I remember the plane landing in Moscow. I watched from the window as a heavy snowfall filled my view. The runway felt too short. Cabin doors opened. People gathered their things. I turned around to check the back door of the plane; sure enough it led to the same place, a Russian winter.
Courage pulled me out of that aircraft into a foreign airport. Exiting baggage, I saw a man with a small sign, Tver InterContact Group, Katie Burgmayer. I stood for a moment wondering if I should identify myself. I meandered while he puffed his cigarette and eventually we collided.
He drove me a few hours to the city of Tver where I would study abroad the next four months.
I was dropped off at a big gray apartment building where my host family lived. I learned on the first day not to trust the elevator. Inside the apartment, I was met by startling hospitality. My hosts were a couple who were giving up their bedroom to me. They would sleep in the living room for months while I stayed with them.
Window. The first thing I noticed in my room was the window. When I saw it my heart warmed for the first time since departing home soil. Windows to me are a meeting place with God. I dropped my stuff and sat down on the bed. Eyes out the window, I remember feeling so far from home and entirely alone. Tver. A city where I knew no one. I had no family, no friends, no church, no one to speak english with ... nothing but a bed - a window - and God.
The following days I watched the world bustle from my window; people covered in fur from head to foot scurrying around below. Moms carried their children on sleds through the ice covered streets. Cars managed to drive in extreme wintery conditions with no traffic lights to direct them. In time I would descend the stairs of my building and step unto those streets myself. A foreign pedestrian, watch out!
I had a mile and a half walk to school in the mornings. Imagine a neon sock tacked to a blackboard and you'll have an idea of how I looked against the scene of that city. I would slip and slide all the way to school in wonder at how the Russian women could walk in heels on ice as if it were not ice at all.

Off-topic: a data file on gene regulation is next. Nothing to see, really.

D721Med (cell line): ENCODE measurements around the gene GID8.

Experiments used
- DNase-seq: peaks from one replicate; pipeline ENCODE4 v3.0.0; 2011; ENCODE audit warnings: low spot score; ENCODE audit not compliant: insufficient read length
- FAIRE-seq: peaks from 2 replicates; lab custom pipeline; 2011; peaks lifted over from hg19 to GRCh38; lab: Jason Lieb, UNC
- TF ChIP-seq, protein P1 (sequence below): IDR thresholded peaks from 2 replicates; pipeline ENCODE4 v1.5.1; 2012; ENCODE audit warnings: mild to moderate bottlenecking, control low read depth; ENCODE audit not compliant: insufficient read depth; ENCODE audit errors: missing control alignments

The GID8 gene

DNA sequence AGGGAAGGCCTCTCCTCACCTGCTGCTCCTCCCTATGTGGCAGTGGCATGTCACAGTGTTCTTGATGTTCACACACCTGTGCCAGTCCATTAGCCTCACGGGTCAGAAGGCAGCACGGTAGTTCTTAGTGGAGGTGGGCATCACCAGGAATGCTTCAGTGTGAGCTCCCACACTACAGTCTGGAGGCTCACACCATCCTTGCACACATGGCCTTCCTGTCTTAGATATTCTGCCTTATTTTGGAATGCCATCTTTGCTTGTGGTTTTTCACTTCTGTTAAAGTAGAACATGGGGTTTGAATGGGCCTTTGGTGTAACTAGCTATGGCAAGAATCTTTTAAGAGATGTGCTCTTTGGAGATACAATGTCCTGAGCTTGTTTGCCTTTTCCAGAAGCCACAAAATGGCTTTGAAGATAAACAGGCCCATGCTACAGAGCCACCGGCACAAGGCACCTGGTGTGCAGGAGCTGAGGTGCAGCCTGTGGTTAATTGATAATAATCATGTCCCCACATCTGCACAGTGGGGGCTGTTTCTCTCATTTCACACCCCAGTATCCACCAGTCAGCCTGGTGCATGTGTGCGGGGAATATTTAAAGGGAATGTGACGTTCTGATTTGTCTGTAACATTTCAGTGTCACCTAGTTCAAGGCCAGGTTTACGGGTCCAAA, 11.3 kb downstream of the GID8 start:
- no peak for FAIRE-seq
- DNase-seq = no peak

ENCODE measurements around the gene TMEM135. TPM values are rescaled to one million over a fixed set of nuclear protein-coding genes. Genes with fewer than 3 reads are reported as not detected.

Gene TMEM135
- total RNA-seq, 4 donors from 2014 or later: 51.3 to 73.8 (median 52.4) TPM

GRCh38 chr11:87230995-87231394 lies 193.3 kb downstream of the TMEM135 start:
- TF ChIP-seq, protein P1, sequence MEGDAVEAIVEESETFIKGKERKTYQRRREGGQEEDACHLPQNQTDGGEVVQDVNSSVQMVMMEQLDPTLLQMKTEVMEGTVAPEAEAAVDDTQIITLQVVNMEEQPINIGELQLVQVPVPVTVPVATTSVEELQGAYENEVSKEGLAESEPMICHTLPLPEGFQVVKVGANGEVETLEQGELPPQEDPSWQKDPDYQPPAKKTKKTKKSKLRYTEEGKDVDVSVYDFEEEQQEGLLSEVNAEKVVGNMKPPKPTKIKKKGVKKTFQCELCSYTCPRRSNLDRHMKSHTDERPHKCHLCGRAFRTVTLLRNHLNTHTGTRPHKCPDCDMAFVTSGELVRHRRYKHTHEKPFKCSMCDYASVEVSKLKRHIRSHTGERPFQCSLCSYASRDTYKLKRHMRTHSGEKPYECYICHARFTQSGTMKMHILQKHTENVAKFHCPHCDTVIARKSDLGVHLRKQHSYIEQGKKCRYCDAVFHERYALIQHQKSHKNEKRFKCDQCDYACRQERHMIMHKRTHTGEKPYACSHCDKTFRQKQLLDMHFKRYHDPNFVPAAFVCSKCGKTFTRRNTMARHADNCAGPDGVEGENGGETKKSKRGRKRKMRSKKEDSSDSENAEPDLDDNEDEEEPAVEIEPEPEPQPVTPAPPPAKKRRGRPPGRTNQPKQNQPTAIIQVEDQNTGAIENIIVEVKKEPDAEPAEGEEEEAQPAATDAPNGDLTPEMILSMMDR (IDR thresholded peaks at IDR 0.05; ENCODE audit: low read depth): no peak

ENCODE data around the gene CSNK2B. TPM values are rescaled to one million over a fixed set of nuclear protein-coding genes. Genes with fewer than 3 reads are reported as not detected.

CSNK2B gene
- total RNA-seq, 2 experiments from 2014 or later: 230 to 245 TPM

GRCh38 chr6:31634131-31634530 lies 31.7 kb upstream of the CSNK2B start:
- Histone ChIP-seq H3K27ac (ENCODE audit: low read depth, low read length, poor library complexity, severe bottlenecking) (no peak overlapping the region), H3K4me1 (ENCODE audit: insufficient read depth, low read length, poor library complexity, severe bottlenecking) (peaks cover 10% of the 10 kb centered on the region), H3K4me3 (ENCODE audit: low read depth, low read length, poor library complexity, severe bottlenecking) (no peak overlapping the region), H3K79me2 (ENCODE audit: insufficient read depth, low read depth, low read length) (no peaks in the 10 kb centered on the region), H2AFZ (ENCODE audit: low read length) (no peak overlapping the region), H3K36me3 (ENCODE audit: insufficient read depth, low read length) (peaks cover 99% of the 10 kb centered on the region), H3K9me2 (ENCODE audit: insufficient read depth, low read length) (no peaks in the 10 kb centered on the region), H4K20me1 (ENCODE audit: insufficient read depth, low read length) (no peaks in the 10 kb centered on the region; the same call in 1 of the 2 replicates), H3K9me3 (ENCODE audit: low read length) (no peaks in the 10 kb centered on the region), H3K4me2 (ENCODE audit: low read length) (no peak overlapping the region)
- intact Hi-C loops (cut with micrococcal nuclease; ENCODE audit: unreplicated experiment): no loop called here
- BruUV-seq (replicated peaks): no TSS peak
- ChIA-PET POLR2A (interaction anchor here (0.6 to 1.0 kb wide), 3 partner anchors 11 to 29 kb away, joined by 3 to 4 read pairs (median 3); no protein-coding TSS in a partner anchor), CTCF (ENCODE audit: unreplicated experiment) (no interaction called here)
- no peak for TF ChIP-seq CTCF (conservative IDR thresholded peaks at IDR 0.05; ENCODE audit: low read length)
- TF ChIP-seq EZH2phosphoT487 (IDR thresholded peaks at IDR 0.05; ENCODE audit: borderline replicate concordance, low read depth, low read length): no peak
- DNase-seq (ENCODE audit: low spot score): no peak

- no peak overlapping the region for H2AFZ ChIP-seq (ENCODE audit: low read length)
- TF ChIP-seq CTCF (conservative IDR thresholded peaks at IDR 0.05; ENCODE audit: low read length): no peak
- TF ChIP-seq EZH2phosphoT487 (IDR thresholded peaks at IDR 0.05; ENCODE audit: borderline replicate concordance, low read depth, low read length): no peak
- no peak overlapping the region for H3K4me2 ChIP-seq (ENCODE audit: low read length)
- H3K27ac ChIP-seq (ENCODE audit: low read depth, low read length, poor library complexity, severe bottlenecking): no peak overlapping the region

By the time I got to school my face was often frozen. Temperatures were consistently twenty below or even more. Inside the school lobby I would stand still and wait for my face to defrost so that I could let out a "Dobroye Utra!" (Good Morning!) to the only person in my world, the school secretary.
Sounds miserable, I know. But if you could see the look on my face when it defrosted, you would find a broad smile. To me this was adventure, and I loved it. Live or die, I was all in.
When I look back at my journals from Russia, I find that my intimacy with God was nailed into place during those months. He was all I had to lean on. I have since seen patterns in my history with God where He draws me away to develop a stronger direct connection with Him. In these times, He is re-established as my chief leader. Russia was an extreme experience of this for me.
I've been thinking about these times as it relates to knowing God as a personal leader. It makes me consider the vast number of people who are getting hurt by spiritual leaders. Its concerning. In part, I think this hurt has to do with poor leadership. On the other hand, I'm beginning to see that it also has a whole lot to do with ungodly expectations that we put on our pastors and leaders.
In a teaching I recently heard, I was struck by the simple question, "Did Adam have a pastor?" I would add, "Did Moses?" "David?" Did the man who wrote "The Lord is my shepherd" have any other consistent leader in his life besides God Himself?
God has been desiring face to face relationship with people since the very beginning. A mediator for His care was our idea, never His best. Does that mean I don't need leaders in my life? No. But it does mean that I refuse to put an expectation on my leaders that is meant to be on God.
There are times when we are removed from the care of others. Maybe its finding out your family is not a safe place for you, or your pastor has no time for you, or you have landed like I did in an entirely foreign world. Whatever the case, know that you are not off the grid. Most of the heroes in the bible were in the same boat. Consider that God may be shifting your dependence to keep you safe. He is the only thing that never shakes.
It took me time, but I learned in Russia how to walk on ice. I bought a fur hat and began to blend in, I worked my way into the hearts of a few people, and fell in love with their language. But most of all what I learned was that God is my shepherd, and when I have Him, I have everything I need.
What if you and I got a hold of "The Lord is my shepherd," and could therefore help care for our leaders instead of burdening them to be God for us?
It was on an ice covered land that I learned dependence on God. I wouldn't trade that experience for the world because direct dependence on God is exactly what gets tested when our world shakes.
I believe in spiritual leadership. I believe in being covered, connected, cared for and engaged in a spiritual family. Its really important. But I also believe that there is one spot for primary leader in your life, and only one safe Person who belongs there.
When it comes to leadership, He is not second best. He is the best.
The Lord is my shepherd. I have everything I need. Ps. 23:1
Katie Luse is a speaker and writer who is passionate about navigating life with eyes on a hunt for beauty.